Two down; three to go
There is a recent novel, A Simple Plan, where two brothers and their friend stumble upon the wreckage of a plane–the pilot is dead and his duffel bag contains four million dollars in cash. In order to hide, keep, and share the fortune, these ordinary men all agree to a simple plan. The title is ironic.
I have a simple plan: write five linked historical novels set against the backdrop of the cold war deception. Two down; three to go.
The novel I’m now writing, Executioner’s Son, grudgingly forms its own story arc in Dubai’s enervating hot sea air (temperature reaches a daytime 120F) and occasional sand storm. I will finish this third novel (fingers crossed) when this winter the Arctic Express (-40F on occasion) sweeps across where I will write it, my Northern Wisconsin farm.
Executioner’s Son had two main characters who encounter one another in 1953 Suzdal, a medieval Russian city, its monasteries and cloisters now prisons in the Gulag. Suzdal represents the founding of Russia, its Russian-Byzantine architecture suggestive of the skazka, the Russian fairy tale, to or from which the hero quests beyond the seventh land beyond the seventh sea. Suzdal represents Russia’s nightmare where the spring thaw brings to the surface those buried in its mass graves.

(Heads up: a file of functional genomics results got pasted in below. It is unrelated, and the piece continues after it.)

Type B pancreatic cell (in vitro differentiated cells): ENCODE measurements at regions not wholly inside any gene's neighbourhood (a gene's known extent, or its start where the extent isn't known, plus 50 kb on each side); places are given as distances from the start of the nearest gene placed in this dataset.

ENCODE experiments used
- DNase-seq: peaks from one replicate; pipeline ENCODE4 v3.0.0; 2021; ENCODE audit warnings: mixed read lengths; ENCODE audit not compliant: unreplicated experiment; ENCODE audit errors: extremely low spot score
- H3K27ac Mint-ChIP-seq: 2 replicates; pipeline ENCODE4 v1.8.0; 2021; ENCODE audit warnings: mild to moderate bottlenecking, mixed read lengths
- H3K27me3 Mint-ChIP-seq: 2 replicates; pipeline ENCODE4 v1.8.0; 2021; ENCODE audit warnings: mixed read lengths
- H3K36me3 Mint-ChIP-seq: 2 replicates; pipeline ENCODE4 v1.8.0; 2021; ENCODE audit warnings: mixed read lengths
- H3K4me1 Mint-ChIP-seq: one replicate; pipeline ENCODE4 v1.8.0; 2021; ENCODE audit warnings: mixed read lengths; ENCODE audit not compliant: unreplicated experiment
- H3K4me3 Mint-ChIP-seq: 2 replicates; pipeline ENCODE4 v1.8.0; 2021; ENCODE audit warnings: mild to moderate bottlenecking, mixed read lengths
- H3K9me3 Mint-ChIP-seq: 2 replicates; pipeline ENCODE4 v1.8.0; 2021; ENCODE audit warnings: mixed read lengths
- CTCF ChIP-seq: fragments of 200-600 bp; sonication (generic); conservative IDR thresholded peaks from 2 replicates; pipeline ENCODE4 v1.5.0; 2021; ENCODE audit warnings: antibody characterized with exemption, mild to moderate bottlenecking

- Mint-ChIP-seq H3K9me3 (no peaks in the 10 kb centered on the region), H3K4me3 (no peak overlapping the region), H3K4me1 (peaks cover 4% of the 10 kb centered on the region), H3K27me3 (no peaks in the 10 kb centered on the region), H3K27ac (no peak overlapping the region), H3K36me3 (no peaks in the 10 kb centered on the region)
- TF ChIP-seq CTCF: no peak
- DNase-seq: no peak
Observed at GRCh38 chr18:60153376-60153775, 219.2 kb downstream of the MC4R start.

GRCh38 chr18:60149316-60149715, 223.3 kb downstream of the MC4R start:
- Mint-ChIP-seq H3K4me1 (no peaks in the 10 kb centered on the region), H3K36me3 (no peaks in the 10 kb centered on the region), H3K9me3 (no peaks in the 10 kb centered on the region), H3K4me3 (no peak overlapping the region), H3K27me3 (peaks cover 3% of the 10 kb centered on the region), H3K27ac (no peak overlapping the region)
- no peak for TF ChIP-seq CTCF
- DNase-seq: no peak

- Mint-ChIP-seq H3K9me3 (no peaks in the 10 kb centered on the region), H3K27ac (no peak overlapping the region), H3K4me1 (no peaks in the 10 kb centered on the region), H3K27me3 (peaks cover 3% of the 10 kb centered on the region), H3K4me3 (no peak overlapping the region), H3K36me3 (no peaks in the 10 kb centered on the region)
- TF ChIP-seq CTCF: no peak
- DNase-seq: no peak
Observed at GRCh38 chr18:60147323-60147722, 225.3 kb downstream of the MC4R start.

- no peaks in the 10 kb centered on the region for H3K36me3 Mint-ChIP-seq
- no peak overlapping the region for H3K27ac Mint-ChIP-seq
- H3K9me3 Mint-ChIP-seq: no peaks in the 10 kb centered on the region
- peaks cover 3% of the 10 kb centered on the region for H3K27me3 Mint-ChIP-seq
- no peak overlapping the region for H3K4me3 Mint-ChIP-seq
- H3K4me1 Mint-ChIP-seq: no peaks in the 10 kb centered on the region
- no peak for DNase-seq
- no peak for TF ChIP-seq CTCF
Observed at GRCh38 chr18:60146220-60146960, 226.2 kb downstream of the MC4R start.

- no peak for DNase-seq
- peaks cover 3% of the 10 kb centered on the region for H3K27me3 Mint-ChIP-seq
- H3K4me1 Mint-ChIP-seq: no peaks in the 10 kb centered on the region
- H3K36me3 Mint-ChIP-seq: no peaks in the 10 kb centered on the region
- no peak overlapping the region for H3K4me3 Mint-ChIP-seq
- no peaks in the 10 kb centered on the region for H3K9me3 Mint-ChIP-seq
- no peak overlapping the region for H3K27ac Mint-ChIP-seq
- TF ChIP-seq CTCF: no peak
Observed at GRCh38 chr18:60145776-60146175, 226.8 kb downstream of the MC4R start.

The main characters are two: Seventeen-year-old Danton Larionov, the son of the NKVD lieutenant, is a bully of the Russian sort; he is a bully, who wants love. Ekaterina Soroka, a refugee tossed up by Russia’s massive mid-century dislocations, arrives in town. The all-powerful Danton plots to rape her. She transfixed him with a tale, and he falls in love. One day she disappears. He will find her even should it take him beyond the seventh sea…. It does. This quest is the through line upon which the skazka hangs.
Spirit Falls and The Wounded precede Executioner’s Son in the The Long War series; Broken Codes and Homeward follow, each an exploration of the power of the tale to compel us. The Long War, a historical novel series, follow four characters that struggle to find ‘working truths’ within worlds of state-to-state and face-to-face deception.
They were but children when in 1947, the Soviet Union named the United States as ‘the main enemy.’ Richard Belisle and his childhood friend, French-Canadian Marie Jeanne Charbonneau, cross paths and swords with Danton Larionov and Ekaterina Soroka. They trust and betray one another, give faith and deceive, fast friends and bitter enemies, each striving to live within a moral code in the 20th-century world of contrived and real ambiguity. Let us imagine a theater with two stages and two troupes of actors, but no audience. Each performs for the other and in the end, the victors are they who brings the other to accept their story.
Place is crucial to my storytelling. Spirit Falls and The Wounded unfold upon landscapes with which and among people with whom I am intimate; Executioner’s Son and Broken Codes less so.
I will yet visit the crucial landscapes of my novels––Suzdal and Moscow, northern (former East) Germany within the Zerbst, Juterbog and Weimar triangle and the Golan Heights––each an actor in this drama.
There, that’s my simple plan. We shall see what the next 365 days brings.